Astrogeology Science Center

Science Fact or Fiction: does Kilauea skylight show a place of eternal unrest?

28 June 2018

Social media is gobbling up a photograph of a West Kamokuna lava skylight captured back in 1996 by Astrogeology Science Center Director and volcanologist, Dr. Laszlo Kestay. It isn’t just any skylight photo. Some have esteemed it the most interesting photo they have ever observed and even view it as a work of art. Others think the photograph is fake and still others think it depicts a portal to eternal punishment.

 Kilauea Skylight

West Kamokuna Skylight. Photo Credit: Laszlo Kestay, USGS. Public domain


Dr. Laszlo Kestay has responded to queries about this digitized slide taken, in 1996, during fieldwork within Hawaii Volcanoes National park, done by the USGS Hawaiian Volcanoes Observatory.

Such skylights are generally off-limits to park visitors because they are very dangerous to approach due to the possibility of further roof collapses and the extremely hot air that blows out of the skylight.

The current activity on Kilauea has captured media and public attention because it is impacting large numbers of residences. The resulting increased search for images of lava in Hawaii could be the reason the photo was rediscovered.

This particular skylight, Dr. Laszlo Kestay explains, was located on the coastal flats below Pulama Pali, an excellent location for conducting scientific observations. The photogenic toes of pahoehoe lava frozen around the sides of the skylight are from a lava flow that moved across the skylight and sent lava cascading back into the tube.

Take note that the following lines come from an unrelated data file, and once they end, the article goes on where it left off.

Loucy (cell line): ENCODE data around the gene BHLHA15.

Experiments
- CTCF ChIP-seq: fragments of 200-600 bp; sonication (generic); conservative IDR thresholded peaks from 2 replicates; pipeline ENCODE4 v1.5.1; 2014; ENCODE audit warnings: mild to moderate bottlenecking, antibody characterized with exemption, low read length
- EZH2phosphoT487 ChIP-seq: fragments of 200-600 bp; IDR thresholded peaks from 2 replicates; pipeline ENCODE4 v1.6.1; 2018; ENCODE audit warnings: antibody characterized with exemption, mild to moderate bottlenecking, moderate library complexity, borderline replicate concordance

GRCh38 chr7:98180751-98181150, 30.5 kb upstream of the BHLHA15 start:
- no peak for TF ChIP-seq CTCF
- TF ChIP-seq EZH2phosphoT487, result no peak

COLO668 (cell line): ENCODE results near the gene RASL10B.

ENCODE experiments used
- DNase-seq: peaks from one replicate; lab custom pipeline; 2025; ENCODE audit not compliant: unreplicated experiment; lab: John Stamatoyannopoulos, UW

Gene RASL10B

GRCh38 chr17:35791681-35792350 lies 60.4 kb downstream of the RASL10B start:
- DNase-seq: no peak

During much of the 35 years of the Kilauea eruption, lava has quietly flowed from the Puu Oo vent to the ocean through insulating lava tubes. These lava tubes form as small (ankle-to-knee deep) pahoehoe. These flows are "inflated" by the injection of more lava into their still molten interior, resulting in lava flows a few meters (yards) thick. The movement of the lava becomes focused into narrow pathways as less favorable routes freeze. This "river" of lava flowing under an insulating crust is a lava tube. In some locations, this roof collapses, providing a "skylight" onto the stream of fluid lava.

“Having an active surface flow cross over an active skylight is a bit of a rare coincidence, so this was definitely worth taking a photo - even back in the days of film cameras where you had quite a limited number of shots you could take,” said Dr. Kestay.

By Janet Richie